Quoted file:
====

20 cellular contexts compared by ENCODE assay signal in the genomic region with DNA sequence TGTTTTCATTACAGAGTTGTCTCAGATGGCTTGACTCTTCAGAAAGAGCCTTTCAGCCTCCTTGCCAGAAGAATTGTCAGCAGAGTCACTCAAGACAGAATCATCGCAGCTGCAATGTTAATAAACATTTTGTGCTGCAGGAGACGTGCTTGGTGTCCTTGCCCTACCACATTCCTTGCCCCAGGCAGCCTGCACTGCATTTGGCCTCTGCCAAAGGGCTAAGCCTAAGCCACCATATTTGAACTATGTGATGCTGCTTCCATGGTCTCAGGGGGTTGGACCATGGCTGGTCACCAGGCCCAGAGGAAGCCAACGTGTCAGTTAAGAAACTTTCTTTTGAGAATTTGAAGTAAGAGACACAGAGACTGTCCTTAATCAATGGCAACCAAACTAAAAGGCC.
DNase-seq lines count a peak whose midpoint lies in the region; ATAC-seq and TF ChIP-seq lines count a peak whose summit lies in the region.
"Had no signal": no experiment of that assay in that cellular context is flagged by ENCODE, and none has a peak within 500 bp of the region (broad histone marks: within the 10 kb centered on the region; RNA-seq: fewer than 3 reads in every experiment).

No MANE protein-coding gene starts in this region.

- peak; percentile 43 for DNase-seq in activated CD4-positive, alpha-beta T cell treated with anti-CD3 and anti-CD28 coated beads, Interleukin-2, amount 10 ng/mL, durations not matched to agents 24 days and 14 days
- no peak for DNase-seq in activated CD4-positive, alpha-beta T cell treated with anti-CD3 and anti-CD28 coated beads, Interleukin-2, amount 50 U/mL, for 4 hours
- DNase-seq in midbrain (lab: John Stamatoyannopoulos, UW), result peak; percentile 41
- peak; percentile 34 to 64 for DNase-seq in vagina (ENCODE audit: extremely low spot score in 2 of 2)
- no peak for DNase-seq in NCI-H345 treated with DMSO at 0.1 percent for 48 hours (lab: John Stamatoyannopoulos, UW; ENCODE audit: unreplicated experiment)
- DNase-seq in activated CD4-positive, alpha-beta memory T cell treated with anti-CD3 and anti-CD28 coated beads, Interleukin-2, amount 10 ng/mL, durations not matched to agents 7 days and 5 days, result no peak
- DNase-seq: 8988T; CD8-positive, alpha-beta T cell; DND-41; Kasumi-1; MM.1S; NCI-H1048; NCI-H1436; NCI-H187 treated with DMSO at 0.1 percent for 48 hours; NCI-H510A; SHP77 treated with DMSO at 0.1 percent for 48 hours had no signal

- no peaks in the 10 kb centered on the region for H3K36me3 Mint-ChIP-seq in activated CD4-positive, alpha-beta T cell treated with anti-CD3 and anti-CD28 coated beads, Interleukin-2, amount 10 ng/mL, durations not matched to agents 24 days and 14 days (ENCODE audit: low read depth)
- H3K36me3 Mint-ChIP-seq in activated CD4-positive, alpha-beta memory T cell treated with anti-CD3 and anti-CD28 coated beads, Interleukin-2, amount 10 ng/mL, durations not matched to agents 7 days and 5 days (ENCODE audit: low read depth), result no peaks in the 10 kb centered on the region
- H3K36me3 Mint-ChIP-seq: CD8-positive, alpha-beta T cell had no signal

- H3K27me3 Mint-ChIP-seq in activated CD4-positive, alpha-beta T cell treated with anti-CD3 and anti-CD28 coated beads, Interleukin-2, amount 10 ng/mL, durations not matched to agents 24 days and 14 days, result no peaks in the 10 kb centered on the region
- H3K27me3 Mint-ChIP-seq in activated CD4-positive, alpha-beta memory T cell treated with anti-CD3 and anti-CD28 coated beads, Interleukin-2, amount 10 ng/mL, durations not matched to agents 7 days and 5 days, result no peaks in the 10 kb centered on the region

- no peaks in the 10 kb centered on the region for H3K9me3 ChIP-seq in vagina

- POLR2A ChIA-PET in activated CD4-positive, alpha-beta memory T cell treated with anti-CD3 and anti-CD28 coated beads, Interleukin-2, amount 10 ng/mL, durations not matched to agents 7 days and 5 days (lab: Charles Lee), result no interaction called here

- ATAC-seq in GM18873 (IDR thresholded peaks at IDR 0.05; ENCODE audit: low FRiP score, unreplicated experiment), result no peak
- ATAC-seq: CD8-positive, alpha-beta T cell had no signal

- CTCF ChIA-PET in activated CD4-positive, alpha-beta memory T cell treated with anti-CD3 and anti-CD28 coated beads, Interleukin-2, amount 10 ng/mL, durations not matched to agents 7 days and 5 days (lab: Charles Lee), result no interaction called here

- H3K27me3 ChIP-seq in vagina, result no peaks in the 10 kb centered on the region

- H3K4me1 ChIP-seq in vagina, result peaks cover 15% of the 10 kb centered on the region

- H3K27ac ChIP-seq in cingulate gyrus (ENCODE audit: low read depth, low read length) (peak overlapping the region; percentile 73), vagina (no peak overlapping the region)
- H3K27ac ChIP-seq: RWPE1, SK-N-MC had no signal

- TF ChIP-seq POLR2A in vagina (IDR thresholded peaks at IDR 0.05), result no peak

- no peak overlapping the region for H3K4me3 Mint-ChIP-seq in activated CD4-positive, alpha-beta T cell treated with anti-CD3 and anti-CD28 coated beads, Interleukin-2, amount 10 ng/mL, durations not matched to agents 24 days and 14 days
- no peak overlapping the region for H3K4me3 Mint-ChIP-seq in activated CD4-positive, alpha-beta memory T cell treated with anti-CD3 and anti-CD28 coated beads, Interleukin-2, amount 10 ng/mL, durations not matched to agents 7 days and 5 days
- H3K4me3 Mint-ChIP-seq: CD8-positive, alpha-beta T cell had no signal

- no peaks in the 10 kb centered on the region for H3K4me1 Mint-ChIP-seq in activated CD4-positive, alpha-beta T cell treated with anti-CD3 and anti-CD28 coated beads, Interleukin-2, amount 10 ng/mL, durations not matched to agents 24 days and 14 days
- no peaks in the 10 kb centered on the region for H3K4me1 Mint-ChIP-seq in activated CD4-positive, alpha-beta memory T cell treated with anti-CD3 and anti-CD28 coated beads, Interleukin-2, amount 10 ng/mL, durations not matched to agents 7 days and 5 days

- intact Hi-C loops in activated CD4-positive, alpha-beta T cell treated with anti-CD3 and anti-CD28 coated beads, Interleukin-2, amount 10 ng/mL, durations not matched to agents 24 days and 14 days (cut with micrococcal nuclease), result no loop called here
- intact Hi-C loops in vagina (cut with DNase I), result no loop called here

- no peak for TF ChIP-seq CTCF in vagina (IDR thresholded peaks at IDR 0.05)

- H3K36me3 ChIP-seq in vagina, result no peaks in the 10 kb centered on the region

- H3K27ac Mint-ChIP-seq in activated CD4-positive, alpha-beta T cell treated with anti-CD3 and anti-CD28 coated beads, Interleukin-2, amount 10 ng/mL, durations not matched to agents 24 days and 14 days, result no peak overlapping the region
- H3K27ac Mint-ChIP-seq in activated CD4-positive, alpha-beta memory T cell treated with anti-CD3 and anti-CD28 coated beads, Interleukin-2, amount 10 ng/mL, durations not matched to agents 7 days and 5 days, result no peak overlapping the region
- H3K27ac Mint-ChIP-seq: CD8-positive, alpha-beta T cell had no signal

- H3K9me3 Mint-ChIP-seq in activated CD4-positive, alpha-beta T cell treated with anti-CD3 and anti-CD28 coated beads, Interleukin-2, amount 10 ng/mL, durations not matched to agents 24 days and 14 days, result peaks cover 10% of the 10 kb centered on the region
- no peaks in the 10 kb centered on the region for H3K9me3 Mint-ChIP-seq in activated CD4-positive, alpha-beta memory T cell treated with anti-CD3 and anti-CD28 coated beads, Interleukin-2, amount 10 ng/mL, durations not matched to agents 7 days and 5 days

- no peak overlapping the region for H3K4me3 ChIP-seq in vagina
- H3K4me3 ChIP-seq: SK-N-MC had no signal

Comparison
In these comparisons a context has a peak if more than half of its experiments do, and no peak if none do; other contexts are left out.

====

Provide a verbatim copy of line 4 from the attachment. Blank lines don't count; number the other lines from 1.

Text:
No MANE protein-coding gene starts in this region.